Security Experts:

Black Hat
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Saturday afternoon at DerbyCon, SecurityWeek sat down with Ryan Sevey, an information security consultant for a utility company, who gave a talk on security solutions for Small and Mid Size Businesses. [Read More]
As for the risk of having a SOHO router hijacked, it’s actually rather strong. Security researchers Michael Coppola said that he discovered thousands of IP addresses owned by open routers that use default credentials. [Read More]
Chinese communications giant Huawei Technologies on Wednesday responded to US hackers' claims that its routers were easily cracked, saying its security strategies were rigorous. [Read More]
It’s Sunday evening, surrounded by sand and mountains, the glitz and glamour of Las Vegas twinkles a fond farewell to thousands of hackers as they head home from Def Con’s 20th anniversary gathering. [Read More]
At the DEF CON security conference, which wrapped this past weekend, researcher Thomas Cannon of viaForensics revealed how to brute-force attacks on Android devices. [Read More]
HTML5, the new Web standard that will make it easier to develop websites and applications that run on various screen sizes, is also vulnerable to stealth attacks and silent exploits, a security researcher said at the Black Hat security conference. [Read More]
Information security professionals can establish a better relationship with the users within the organization by improving lines of communication, a security analyst told Black Hat attendees. [Read More]
Dressed in casual attire, the nation’s top intelligence official made history by being the highest ranked government official to speak at DEF CON in its 20-year history. [Read More]
A new survey of Black Hat attendees shows many are not afraid to fight back against hackers with their own tactics. But the legalities of cyberspace can be complex – particularly when organizations consider whether offense is the best defense. [Read More]
A new survey of Black Hat attendees shows many are not afraid to fight back against hackers with their own tactics. [Read More]


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Laurence Pitt's picture
Despite the lack of travel and in-person networking opportunities, virtual events have proven valuable in learning about the industry’s top trends and engaging in important discussions with our peers. Black Hat was no exception.
Laurence Pitt's picture
Black Hat 2019 recently wrapped in Las Vegas, where somewhere between 15,000 and 20,000 experts descended to experience the latest developments in the world of cybersecurity.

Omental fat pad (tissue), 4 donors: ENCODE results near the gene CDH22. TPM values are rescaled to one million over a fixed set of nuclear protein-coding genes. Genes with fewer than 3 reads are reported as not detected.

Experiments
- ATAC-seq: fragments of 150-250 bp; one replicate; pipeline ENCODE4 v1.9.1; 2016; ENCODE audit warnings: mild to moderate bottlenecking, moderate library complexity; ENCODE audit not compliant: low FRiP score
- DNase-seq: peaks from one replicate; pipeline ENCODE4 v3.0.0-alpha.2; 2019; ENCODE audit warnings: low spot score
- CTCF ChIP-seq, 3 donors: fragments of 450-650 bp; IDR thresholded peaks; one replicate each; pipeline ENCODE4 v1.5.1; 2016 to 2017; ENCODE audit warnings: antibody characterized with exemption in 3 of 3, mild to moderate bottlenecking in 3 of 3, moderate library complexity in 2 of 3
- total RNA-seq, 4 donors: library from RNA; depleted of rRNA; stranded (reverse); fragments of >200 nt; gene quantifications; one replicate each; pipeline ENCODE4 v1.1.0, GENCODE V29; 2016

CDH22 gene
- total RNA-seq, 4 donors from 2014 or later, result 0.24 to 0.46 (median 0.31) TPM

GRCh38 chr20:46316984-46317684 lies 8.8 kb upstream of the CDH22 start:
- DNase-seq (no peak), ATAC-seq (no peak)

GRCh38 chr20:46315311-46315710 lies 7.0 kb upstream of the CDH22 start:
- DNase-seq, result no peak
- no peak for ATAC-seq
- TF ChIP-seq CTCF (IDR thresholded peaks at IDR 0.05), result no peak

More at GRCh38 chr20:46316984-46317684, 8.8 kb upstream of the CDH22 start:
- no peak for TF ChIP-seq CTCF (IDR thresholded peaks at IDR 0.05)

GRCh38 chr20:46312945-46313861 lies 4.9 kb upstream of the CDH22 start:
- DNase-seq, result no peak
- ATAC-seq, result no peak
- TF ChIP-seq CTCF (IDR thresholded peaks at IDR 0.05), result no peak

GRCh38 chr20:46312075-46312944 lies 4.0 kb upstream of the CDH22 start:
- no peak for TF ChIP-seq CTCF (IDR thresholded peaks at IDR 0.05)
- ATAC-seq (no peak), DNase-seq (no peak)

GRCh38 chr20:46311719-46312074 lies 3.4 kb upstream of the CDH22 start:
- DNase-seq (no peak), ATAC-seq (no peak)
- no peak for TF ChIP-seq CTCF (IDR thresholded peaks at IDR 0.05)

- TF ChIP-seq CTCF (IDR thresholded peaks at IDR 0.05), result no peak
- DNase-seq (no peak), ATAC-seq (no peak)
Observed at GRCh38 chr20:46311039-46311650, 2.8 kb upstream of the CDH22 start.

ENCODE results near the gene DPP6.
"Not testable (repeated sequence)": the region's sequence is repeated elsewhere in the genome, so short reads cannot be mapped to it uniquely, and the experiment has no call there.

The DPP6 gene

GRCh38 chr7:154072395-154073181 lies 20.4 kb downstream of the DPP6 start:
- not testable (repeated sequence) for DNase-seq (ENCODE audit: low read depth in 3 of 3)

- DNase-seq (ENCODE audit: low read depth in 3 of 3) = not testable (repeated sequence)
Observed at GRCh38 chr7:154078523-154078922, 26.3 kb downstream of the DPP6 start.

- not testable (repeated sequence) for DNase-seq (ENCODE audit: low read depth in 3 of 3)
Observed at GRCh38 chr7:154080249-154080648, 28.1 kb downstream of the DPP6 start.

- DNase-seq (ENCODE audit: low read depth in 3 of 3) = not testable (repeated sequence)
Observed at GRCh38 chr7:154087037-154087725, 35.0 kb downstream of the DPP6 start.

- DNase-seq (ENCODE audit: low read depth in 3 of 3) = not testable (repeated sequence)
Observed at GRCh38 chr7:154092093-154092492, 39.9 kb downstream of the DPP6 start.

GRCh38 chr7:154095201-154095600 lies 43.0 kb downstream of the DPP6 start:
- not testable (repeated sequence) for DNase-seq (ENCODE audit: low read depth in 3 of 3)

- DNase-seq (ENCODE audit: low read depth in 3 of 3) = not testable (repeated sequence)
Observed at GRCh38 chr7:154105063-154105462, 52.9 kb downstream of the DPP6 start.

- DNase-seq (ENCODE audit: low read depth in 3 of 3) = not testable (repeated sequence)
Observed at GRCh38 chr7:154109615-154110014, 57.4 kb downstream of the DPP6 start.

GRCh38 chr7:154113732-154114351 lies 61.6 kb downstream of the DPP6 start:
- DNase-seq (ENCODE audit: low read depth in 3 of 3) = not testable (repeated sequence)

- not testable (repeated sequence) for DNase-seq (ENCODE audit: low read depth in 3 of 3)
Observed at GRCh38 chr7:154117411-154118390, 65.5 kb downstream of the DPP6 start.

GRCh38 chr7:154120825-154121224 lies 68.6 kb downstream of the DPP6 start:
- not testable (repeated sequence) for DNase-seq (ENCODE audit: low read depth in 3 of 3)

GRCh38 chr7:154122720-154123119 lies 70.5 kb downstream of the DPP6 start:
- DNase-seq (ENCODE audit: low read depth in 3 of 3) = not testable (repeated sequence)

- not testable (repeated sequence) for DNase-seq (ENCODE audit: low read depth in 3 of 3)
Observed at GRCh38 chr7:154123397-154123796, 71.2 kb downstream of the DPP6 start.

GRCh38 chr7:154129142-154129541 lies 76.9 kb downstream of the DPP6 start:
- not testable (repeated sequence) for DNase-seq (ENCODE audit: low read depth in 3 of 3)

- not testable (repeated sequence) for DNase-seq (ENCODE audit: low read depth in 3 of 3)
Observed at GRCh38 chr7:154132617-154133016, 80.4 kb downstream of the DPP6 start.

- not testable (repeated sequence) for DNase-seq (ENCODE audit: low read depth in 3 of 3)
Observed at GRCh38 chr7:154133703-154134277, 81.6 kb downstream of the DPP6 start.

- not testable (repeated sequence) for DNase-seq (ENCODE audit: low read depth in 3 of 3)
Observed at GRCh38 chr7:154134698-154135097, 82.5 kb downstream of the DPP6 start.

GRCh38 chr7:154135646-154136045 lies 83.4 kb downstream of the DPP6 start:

Mark Hatton's picture
At a time when many are questioning the need for continued spending on security, it’s time for us as security professionals to step up and meet these challenges and prove that it is money well spent.
Wade Williamson's picture
The idea of teaching someone how to hack almost always generates a negative visceral reaction, because the assumption is that you intend to teach someone how to become a criminal. However, an understanding of hacking no more makes a criminal than an understanding of karate makes someone use the discipline maliciously.
Robert Vamosi's picture
Drawing parallels with the SCADA industry, researcher Jay Radcliffe gave a personal account of his experience of having Type 1 diabetes and how various devices he uses control his diabetes could be manipulated by "evil doers" at this week's Black Hat Conference.
Mike Lennon's picture
Las Vegas is about to transform into Hackertown, USA. This week, thousands of hackers from across the country and around the world will assemble in Las Vegas for a series of hacker conferences, including the most anticipated and hottest conference of the year, Black Hat USA 2011.
Noa Bar-Yosef's picture
Online gambling sites face security challenges from a number of different sources. First, there’s the external hacker, who at his own convenience – from his home, a cafe or on the road – can launch attacks in attempt to steal sensitive data, raise havoc or commit fraud.
Robert Vamosi's picture
In the hours proceeding the annual Hack In The Box conference in Amsterdam, researcher Don Bailey visited Boston, Afghanistan, Libya, and at the White House. Or so his tracking device reported...
Matt Hines's picture
Why is Julian Assange getting all the ethical hacking harshing? Isn’t this Jeff Moss inviting similar rule-breaking, convention-smashing mayhem into our country, nay the world, by inviting hackers to come to these events and tell everyone how to break into important stuff?
Mike Lennon's picture
Enjoy this selection of top picks for 2010, listed in no particular order. Happy New Year!